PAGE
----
CAF claims there is a "significant mismatch" in the expectations of private and public-sector financers and the not-for-profit groups they support.
CAF warns that unless these "inherent tensions and contradictions" in the different sector agendas are overcome, social enterprise will struggle to make an impact.
"Potential investors and funders need to get to grips with how social sustainability has developed, why volunteers and unpaid staff give extra time, how staff interpret their social mission, the unique knowledge and expertise the organisation has built up, and how all of this social capital needs to be nurtured and supported alongside the provision of finance," the report states.
Social enterprise has been widely praised as a win-all method of providing competitive loans that enable not-for-profit groups to operate schemes that benefit the community. The London Business School recently claimed 6.6 per cent of the UK population is involved in some form of social entrepreneurial activity.
But CAF's report, Social Enterprise in the Balance, which was produced after studying four projects over two years, puts the activity in a more critical light.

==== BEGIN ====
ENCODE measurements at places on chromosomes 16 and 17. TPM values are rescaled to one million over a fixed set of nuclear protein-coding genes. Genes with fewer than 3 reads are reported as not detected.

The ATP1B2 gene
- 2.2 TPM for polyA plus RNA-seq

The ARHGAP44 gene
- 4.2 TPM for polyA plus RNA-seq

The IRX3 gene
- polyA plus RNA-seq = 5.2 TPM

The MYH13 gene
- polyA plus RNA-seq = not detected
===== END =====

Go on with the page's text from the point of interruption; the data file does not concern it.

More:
Cathy Pharoah, director of research at CAF, said voluntary groups remained too dependent on the whims of funders and weren't encouraged to take control of their projects.
"I was surprised by the findings," she said. "I didn't expect grants to still be playing such a big role. The social enterprise framework needs to be developed considerably if we are going to encourage and help charities generate more sustainable income.
"There is a great interest in the third sector playing a bigger role, but until we address its specialist needs it's going to be difficult for it to fulfil its capacity.
"It's a bit early to say social enterprise is failing - we are still learning. There has been a lot of interest surrounding it, but if the issues are not addressed we will not see significant levels of sustainable income in the voluntary sector," said Pharoah.
The report recommends establishing a clear definition of what social enterprise means, more long-term funding, and urges policy makers to recognise that enterprise depends on failure as well as success. "It's a very risk-averse culture," said Pharoah.
It also calls for better auditing to measure social returns and more support and training for staff on the ground. "One example might be to fund a minimum of three agencies to produce a pilot paper and web-based materials, and to conduct peer mentoring and training exercises," states the report.